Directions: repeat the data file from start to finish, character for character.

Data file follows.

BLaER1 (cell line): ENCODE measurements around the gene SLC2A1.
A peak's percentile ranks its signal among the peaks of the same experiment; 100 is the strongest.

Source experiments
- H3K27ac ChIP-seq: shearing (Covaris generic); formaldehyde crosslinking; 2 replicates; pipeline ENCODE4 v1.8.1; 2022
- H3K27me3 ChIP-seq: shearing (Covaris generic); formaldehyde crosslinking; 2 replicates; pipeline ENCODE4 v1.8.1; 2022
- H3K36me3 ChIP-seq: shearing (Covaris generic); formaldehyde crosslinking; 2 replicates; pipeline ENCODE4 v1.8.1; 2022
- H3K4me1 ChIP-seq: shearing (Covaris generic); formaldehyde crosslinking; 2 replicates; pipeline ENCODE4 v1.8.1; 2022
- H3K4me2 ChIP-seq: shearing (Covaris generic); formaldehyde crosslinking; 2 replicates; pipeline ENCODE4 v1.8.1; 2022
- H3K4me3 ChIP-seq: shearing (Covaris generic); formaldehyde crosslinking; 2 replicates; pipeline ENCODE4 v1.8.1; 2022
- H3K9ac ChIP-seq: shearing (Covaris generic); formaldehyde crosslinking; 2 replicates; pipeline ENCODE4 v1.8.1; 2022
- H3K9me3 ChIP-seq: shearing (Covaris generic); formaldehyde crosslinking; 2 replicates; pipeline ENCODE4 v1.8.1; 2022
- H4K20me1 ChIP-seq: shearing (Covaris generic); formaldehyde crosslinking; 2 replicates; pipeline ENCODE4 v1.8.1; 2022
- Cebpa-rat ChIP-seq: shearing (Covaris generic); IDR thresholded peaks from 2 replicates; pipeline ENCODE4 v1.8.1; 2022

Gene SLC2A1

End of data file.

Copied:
BLaER1 (cell line): ENCODE measurements around the gene SLC2A1.
A peak's percentile ranks its signal among the peaks of the same experiment; 100 is the strongest.

Source experiments
- H3K27ac ChIP-seq: shearing (Covaris generic); formaldehyde crosslinking; 2 replicates; pipeline ENCODE4 v1.8.1; 2022
- H3K27me3 ChIP-seq: shearing (Covaris generic); formaldehyde crosslinking; 2 replicates; pipeline ENCODE4 v1.8.1; 2022
- H3K36me3 ChIP-seq: shearing (Covaris generic); formaldehyde crosslinking; 2 replicates; pipeline ENCODE4 v1.8.1; 2022
- H3K4me1 ChIP-seq: shearing (Covaris generic); formaldehyde crosslinking; 2 replicates; pipeline ENCODE4 v1.8.1; 2022
- H3K4me2 ChIP-seq: shearing (Covaris generic); formaldehyde crosslinking; 2 replicates; pipeline ENCODE4 v1.8.1; 2022
- H3K4me3 ChIP-seq: shearing (Covaris generic); formaldehyde crosslinking; 2 replicates; pipeline ENCODE4 v1.8.1; 2022
- H3K9ac ChIP-seq: shearing (Covaris generic); formaldehyde crosslinking; 2 replicates; pipeline ENCODE4 v1.8.1; 2022
- H3K9me3 ChIP-seq: shearing (Covaris generic); formaldehyde crosslinking; 2 replicates; pipeline ENCODE4 v1.8.1; 2022
- H4K20me1 ChIP-seq: shearing (Covaris generic); formaldehyde crosslinking; 2 replicates; pipeline ENCODE4 v1.8.1; 2022
- Cebpa-rat ChIP-seq: shearing (Covaris generic); IDR thresholded peaks from 2 replicates; pipeline ENCODE4 v1.8.1; 2022

Gene SLC2A1